Monday, June 08, 2015

Flaming June: suddenly it's summer... again

Exeter-based comedy troupe Le Navet Bete returned to the Merlin with their new show Dick Tracy.
The square-jawed, hard-hitting, fast-shooting detective arrived in comic book form in the 1930s. In this version, clever Dick foils the baddies but has no intention of apprehending them as that would stop the crime wave ~ and Dick loves crime as much as his girlfriend loves Dick... As well as their trademark heroic parody, there's the ever-reliable flamboyant display of circus-skills including mime, songs, absurd masks & props, and general buffoonery. A talented performing quartet, supported by their inventive props man, contrive to create an extensive cast by supplementing  lightning role-changes with a mannequin and some cardboard cut-outs. You could almost see the plot-line of evil BigBoy Caprice's social manipulation as a metaphor for American society, but then again maybe it was all just an excuse for the DIY wrecking ball & throwing masses of sliced bread at the audience.  Hilarious, and full of unexpected moments of marvellous mayhem. Lovely to see the ECOS amphitheatres stones illuminated in the warm night too.
 And on the subject of theatre, a small self-trumpet here: it's always nice to know my review is appreciated by the company, especially when - as with the current production of School for Scandal - it's quoted alongside a soundbite from The Guardian as the show's online promo:
“Brilliant directing from Andrew Hilton is supported by terrific acting from all the cast…SATTF has become a must-see company for many theatre­-goers in the southwest and beyond”  - Plays International on Arcadia 
Celebrations till late on Saturday as The Artisan opened its doors with a great dance band - The Sparks -  giving Frome another music venue. Unlike the Wheatsheaves, now thriving but still 'Name TBC', the old Olive Tree has been transformed as well as renamed. Sunday's Jazz Jam at the Cornerhouse with Vicki Burke was another goodie.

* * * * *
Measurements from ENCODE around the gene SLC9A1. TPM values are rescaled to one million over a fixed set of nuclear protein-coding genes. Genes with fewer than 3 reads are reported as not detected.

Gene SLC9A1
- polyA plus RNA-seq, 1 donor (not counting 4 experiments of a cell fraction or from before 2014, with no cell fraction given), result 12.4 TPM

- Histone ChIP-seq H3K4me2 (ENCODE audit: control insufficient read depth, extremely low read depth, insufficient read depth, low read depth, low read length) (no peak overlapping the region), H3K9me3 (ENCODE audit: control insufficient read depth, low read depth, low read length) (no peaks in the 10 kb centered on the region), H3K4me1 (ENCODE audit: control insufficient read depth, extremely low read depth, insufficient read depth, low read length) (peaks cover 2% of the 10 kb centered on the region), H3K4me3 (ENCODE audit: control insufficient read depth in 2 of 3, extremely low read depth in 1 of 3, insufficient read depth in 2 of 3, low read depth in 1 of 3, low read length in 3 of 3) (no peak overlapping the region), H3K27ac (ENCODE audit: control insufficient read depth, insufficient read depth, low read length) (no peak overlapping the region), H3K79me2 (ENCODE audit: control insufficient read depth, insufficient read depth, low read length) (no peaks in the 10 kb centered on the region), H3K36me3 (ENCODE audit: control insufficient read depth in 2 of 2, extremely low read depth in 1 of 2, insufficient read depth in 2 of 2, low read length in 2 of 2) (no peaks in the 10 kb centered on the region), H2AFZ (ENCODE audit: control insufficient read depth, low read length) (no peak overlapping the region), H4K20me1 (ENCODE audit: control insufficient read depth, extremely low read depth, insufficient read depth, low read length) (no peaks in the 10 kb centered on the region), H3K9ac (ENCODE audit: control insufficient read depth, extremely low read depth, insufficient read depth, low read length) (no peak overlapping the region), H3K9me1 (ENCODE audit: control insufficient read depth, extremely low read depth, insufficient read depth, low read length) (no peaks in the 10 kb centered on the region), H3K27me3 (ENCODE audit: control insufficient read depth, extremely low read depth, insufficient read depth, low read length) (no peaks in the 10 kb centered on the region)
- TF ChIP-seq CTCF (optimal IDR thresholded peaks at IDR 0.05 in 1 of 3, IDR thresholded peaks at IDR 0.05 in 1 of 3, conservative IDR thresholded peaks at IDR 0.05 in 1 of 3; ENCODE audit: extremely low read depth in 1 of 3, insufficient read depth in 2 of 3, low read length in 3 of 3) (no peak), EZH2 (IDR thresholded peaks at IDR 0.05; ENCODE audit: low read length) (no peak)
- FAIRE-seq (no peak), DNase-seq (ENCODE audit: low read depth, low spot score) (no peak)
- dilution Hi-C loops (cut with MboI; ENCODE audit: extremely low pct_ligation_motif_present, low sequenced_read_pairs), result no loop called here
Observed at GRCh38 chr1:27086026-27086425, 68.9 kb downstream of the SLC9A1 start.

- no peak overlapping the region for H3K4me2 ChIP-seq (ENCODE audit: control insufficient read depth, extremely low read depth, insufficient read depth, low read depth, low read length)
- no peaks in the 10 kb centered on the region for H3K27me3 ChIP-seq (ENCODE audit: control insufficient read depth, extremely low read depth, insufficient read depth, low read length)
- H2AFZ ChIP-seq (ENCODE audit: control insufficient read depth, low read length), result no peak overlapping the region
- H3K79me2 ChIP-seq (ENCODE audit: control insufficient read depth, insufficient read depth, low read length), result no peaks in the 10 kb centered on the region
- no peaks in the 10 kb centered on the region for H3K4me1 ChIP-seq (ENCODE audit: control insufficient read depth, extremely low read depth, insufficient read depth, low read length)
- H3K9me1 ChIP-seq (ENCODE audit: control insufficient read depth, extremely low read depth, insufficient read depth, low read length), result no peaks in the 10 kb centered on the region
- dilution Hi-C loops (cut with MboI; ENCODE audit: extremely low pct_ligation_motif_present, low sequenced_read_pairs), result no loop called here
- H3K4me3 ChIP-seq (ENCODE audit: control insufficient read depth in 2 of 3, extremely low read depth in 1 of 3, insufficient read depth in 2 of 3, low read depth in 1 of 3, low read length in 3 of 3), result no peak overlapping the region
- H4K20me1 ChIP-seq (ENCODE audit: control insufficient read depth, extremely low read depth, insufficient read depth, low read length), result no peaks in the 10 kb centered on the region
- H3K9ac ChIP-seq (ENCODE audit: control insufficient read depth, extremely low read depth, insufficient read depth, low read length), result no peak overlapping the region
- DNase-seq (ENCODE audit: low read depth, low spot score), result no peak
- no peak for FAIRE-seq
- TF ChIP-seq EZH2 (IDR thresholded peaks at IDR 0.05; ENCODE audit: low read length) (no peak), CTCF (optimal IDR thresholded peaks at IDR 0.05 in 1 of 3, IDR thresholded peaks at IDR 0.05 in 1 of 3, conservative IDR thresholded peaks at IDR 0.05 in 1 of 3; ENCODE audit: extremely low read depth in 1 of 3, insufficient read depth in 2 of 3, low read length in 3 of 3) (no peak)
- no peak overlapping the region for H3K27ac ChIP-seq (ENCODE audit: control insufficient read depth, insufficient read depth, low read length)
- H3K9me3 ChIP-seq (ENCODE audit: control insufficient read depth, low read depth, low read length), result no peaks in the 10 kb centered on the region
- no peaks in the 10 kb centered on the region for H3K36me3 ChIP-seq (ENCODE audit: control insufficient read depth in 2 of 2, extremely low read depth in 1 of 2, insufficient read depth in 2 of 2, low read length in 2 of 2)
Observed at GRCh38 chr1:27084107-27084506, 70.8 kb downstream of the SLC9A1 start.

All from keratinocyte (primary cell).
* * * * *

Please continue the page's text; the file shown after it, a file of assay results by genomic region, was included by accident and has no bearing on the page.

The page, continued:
A new month means another Sunday Independent market filling the town with stalls, entertainment, crowds, and that feeling of universal benignity & bliss that sunshine brings. My visiting friends from Wiltshire were overawed with the range and splendour of the event and left after four hours of happy browsing with bags of artisan items, garden seeds, organic cheese and scotch eggs. The Words at the Black Swan group met too: you can see some of our previous art/writing collaborations in this archive gallery collected by Kim Woods.

Fascinating footnote this week of celebrating sunshine came from a trip to Wilton House, which I discovered has an extraordinary history and an art collection more superb than most city galleries, dripping with paintings by Rubens, Tintoretto, Raphael, Hogarth, Van Dyke, Frans Hals... a place where a Gibson neoclassical marble sculpture can be rediscovered abandoned in the grounds and a massive Murano glass chandelier found abandoned in the attic... it really is worth a visit, in other words.  Shakespeare apparently stayed there, but there's a more fascinating connection with the bard: Mary Sydney now recognised as the most important literary woman of her generation. She not only led the way for other women writers but may have written, or at least contributed to, some of the plays currently attributed to 'the Man From Stratford.'   
So to end a week of fabulous summeryness here's a quote from another determined & pioneering woman, Gertrude Jekyll: What is one to say about June, the time of perfect young summer, the fulfillment of the promise of the earlier months, and with as yet no sign to remind one that its fresh young beauty will ever fade.

No comments: